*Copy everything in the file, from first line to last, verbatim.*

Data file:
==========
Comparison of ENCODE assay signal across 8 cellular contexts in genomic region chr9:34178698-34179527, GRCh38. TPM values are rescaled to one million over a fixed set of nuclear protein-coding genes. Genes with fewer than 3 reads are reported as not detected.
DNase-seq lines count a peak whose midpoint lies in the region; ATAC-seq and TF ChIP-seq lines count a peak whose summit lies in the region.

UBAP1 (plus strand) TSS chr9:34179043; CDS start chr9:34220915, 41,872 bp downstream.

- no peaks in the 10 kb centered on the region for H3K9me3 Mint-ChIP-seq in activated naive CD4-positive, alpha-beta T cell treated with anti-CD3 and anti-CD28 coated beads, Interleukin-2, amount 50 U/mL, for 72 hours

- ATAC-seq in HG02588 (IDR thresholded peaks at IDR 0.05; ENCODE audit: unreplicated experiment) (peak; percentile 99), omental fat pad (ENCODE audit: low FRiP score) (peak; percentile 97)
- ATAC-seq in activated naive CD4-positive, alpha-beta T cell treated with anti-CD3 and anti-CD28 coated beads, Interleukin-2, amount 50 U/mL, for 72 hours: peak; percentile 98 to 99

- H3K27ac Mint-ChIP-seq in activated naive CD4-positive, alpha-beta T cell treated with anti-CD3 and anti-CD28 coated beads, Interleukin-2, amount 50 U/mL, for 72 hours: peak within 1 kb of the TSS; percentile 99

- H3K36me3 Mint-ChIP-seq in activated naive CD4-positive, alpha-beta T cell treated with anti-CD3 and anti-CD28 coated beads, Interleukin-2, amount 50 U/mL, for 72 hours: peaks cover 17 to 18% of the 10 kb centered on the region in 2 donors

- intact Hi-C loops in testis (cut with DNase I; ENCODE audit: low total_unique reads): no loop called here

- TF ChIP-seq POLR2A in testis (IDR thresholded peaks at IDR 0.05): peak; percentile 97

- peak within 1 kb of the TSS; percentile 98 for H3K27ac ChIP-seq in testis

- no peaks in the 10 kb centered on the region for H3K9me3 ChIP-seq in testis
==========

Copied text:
Comparison of ENCODE assay signal across 8 cellular contexts in genomic region chr9:34178698-34179527, GRCh38. TPM values are rescaled to one million over a fixed set of nuclear protein-coding genes. Genes with fewer than 3 reads are reported as not detected.
DNase-seq lines count a peak whose midpoint lies in the region; ATAC-seq and TF ChIP-seq lines count a peak whose summit lies in the region.

UBAP1 (plus strand) TSS chr9:34179043; CDS start chr9:34220915, 41,872 bp downstream.

- no peaks in the 10 kb centered on the region for H3K9me3 Mint-ChIP-seq in activated naive CD4-positive, alpha-beta T cell treated with anti-CD3 and anti-CD28 coated beads, Interleukin-2, amount 50 U/mL, for 72 hours

- ATAC-seq in HG02588 (IDR thresholded peaks at IDR 0.05; ENCODE audit: unreplicated experiment) (peak; percentile 99), omental fat pad (ENCODE audit: low FRiP score) (peak; percentile 97)
- ATAC-seq in activated naive CD4-positive, alpha-beta T cell treated with anti-CD3 and anti-CD28 coated beads, Interleukin-2, amount 50 U/mL, for 72 hours: peak; percentile 98 to 99

- H3K27ac Mint-ChIP-seq in activated naive CD4-positive, alpha-beta T cell treated with anti-CD3 and anti-CD28 coated beads, Interleukin-2, amount 50 U/mL, for 72 hours: peak within 1 kb of the TSS; percentile 99

- H3K36me3 Mint-ChIP-seq in activated naive CD4-positive, alpha-beta T cell treated with anti-CD3 and anti-CD28 coated beads, Interleukin-2, amount 50 U/mL, for 72 hours: peaks cover 17 to 18% of the 10 kb centered on the region in 2 donors

- intact Hi-C loops in testis (cut with DNase I; ENCODE audit: low total_unique reads): no loop called here

- TF ChIP-seq POLR2A in testis (IDR thresholded peaks at IDR 0.05): peak; percentile 97

- peak within 1 kb of the TSS; percentile 98 for H3K27ac ChIP-seq in testis

- no peaks in the 10 kb centered on the region for H3K9me3 ChIP-seq in testis